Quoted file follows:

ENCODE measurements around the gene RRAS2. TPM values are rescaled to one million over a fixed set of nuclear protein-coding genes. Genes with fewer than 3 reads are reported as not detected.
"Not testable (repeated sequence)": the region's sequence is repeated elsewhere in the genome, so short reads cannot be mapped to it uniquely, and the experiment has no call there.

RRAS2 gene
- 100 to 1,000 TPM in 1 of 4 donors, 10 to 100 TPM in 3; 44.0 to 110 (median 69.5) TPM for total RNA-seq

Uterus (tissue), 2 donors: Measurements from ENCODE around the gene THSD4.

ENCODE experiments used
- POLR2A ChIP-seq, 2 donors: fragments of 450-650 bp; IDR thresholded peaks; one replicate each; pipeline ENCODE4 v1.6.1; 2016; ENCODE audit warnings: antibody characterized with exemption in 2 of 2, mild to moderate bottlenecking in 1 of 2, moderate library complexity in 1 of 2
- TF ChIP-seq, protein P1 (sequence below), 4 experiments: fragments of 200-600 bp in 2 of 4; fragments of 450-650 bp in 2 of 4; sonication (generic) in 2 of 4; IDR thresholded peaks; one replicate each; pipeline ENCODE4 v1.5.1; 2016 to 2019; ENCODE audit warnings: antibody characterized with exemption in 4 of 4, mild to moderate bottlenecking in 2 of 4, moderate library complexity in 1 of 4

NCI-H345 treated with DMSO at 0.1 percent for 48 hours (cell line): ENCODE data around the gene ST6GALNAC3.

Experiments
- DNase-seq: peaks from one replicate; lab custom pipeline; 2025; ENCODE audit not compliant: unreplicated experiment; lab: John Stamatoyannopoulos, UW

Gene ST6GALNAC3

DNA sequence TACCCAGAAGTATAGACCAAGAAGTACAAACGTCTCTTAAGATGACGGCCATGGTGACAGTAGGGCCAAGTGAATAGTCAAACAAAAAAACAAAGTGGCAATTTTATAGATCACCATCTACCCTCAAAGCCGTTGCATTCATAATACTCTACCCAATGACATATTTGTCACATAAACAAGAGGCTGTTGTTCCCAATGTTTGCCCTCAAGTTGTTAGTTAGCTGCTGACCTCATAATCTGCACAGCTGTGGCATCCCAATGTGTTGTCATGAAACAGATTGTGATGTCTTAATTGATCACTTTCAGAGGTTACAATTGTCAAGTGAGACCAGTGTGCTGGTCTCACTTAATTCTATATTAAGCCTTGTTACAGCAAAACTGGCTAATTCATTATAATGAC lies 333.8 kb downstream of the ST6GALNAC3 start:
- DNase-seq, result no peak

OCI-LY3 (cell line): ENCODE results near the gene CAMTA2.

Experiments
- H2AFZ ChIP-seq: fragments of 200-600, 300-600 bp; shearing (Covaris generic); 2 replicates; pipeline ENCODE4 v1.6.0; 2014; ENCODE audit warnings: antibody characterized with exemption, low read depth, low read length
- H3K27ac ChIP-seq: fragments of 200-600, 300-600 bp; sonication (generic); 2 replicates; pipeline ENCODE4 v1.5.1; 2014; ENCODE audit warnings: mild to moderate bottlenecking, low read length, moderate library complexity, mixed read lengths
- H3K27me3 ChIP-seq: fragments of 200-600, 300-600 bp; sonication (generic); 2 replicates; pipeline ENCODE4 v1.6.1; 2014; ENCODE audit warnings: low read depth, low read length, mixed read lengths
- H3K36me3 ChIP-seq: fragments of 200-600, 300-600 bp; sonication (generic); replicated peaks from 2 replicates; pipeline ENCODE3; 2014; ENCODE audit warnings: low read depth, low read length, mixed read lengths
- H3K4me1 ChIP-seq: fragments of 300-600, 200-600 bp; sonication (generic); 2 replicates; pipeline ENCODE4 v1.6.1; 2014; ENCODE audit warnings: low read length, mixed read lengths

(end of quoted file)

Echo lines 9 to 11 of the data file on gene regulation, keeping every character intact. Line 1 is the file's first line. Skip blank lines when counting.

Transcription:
NCI-H345 treated with DMSO at 0.1 percent for 48 hours (cell line): ENCODE data around the gene ST6GALNAC3.

Experiments
- DNase-seq: peaks from one replicate; lab custom pipeline; 2025; ENCODE audit not compliant: unreplicated experiment; lab: John Stamatoyannopoulos, UW